Technology & Education

I a proponent of technology in the classroom, although I began my educational career by working in a division where access to particular technologies was very limited.  When I incorporate it into my teaching, however, I think it is necessary to utilize technology as part of an ‘authentic task’.  That is, if the student would utilize the technology in a real-world situation, or could somehow benefit via real-world relevance, I find it appropriate.  This is in contrast to utilizing technology ‘for technology’s sake’, and I believe when you look at studies that show how teachers are not utilizing much of the technology that schools have purchased, you might find that perhaps those technologies are somehow lacking in authenticity of process.

For an English teacher, it’s easy to list the main uses of technology: word processing and Internet access that is needed for research papers. Last year, my then-school library was particularly lacking, so the Internet provided access to scholarly articles that students couldn’t otherwise access.  Likewise, Microsoft Office or Google Document skills that are acquired as they compile and organize their research mirrors life in college or the work force.
Technology is also a great way to build context for students.  In teaching American literature last year, and introducing various perspectives, I found that it is still difficult for students who might have never traveled outside of this area of Virginia, to picture what is being discussed in the text, or how the world might have impacted what is being presented.  Images, videos, and other resources (including simple things such as online maps) allow the student to more easily relate to the author’s viewpoint and perspective.
Finally, technology is often a tool that fosters parent communication, and in teaching the ‘whole’ child, this is wonderful.  I use a website called for my students, and often have parents text me through the program to chat about important information, or ask for assistance while they help their child understand difficult topics.  Last year, I moderated a class Twitter feed, and whereas students did not utilize it during class time because the platform was ‘banned’ at school, they did sometimes discuss after hours; it’s always exciting to see a ‘quiet’ student share their insight in this way.

Effect of Early Childhood Literacy on Secondary Education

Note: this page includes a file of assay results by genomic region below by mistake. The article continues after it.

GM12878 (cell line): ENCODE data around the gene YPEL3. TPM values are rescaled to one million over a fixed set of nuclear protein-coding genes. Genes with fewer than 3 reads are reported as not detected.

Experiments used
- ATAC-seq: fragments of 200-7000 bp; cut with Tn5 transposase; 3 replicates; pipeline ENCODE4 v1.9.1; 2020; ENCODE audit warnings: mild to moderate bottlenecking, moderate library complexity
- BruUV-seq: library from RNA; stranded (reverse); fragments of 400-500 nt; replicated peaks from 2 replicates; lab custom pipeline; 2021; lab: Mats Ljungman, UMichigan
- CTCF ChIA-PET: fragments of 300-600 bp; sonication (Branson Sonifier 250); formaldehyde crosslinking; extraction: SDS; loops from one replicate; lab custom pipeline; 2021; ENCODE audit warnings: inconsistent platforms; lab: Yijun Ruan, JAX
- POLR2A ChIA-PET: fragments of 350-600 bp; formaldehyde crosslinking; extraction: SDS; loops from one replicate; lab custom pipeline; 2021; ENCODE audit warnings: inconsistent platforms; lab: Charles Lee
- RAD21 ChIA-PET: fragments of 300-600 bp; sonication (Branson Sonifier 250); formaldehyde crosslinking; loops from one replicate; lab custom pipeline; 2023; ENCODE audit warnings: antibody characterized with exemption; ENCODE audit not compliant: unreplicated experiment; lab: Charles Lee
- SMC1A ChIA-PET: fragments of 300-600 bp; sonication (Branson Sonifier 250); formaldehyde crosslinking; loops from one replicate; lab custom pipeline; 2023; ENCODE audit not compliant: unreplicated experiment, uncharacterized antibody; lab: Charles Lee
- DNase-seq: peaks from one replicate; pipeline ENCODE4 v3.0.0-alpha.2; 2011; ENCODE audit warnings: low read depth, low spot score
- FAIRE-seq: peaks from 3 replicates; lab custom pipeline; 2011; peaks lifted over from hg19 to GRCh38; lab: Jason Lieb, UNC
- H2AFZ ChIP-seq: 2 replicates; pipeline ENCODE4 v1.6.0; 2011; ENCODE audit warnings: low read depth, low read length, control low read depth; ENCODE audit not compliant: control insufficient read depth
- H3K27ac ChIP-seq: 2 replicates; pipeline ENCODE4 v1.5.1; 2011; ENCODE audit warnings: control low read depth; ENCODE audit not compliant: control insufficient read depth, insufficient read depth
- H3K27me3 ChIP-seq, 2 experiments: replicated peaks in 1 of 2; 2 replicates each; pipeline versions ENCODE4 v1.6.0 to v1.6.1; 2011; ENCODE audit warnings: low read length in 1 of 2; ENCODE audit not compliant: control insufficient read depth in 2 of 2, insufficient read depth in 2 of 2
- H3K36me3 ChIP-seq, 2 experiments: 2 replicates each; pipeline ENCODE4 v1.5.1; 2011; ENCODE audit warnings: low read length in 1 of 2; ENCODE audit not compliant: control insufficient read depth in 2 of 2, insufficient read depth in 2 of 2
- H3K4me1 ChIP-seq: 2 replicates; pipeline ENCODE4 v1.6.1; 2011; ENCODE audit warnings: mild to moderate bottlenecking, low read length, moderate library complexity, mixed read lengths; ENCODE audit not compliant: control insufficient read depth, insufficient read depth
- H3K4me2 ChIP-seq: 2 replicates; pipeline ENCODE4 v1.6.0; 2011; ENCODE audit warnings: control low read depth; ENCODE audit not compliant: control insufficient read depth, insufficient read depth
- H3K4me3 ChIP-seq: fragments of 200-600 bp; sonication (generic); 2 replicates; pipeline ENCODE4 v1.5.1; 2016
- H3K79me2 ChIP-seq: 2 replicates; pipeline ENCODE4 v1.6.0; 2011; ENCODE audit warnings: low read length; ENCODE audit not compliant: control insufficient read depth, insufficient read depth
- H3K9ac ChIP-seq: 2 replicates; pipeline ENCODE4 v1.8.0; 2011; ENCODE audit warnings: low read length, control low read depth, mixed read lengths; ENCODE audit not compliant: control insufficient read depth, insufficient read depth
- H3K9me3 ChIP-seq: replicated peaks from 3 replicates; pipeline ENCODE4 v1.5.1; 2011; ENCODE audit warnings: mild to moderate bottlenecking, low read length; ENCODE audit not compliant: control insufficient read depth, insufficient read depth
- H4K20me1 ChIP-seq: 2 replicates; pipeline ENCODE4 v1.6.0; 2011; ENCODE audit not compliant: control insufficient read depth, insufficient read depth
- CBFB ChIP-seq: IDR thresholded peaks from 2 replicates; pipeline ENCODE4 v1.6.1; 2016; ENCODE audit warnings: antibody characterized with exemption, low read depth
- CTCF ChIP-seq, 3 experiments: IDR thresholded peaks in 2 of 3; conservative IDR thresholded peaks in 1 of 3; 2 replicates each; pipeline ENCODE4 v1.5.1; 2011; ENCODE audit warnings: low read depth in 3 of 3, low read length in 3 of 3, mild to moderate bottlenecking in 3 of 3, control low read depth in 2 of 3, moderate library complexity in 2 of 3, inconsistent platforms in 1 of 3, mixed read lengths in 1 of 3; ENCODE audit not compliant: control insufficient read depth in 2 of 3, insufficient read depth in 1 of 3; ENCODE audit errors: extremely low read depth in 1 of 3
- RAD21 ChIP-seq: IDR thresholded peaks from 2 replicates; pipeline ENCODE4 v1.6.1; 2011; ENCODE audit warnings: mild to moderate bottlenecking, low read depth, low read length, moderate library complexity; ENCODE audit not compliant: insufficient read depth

There has been an increasing interest in early childhood literacy throughout the last decade. Studies suggest that positive skills developed early in life greatly impact academic success in later years. Most researchers agree that ‘children should be active participants and be immersed in a wide range of interesting listening, talking, writing, and reading experiences’ (Santrock, 2013, pp 277). However, I posit that this is not enough. In order to truly impact a child’s language progression, vocabulary must be taught explicitly and directly.

Robust vocabulary development occurs from a focus that is not only content-centered but context-focused. Vygotsky’s early childhood theories purport that children acquire knowledge through social experiences, so it seems natural to extend ideas of language development to an acquisition that exists within a socio-cultural context. Thus, instead of engaging children in a ‘primary signal’ system (limited to decoding, phonics, and so on), adults should engage children in ‘a secondary signal system, in which words represent objects and ideas’. This provides for the cognitive development of ‘inner speech’, which is the link between knowledge acquisition and critical thinking for the individual (Vaazkz, 2012).

Vocabulary is not acquired for acquisition’s sake. Word knowledge is directly related to reading proficiency and overall school achievement. This correlation has a detrimental impact when paired with learning inequities, such as learning readiness or the disadvantages that stem from belonging to a particular socioeconomic group. In fact, first-grade children from higher-socioeconomic status (SES) groups knew about twice as many words as lower-SES children (Graves & Slater, 1987). High-performing high school seniors knew approximately four times as many words as their lower-performing classmates (Smith, 1941). And perhaps most strikingly: high-knowledge third graders had vocabularies about equal to lowest-performing 12th graders (Smith, 1941).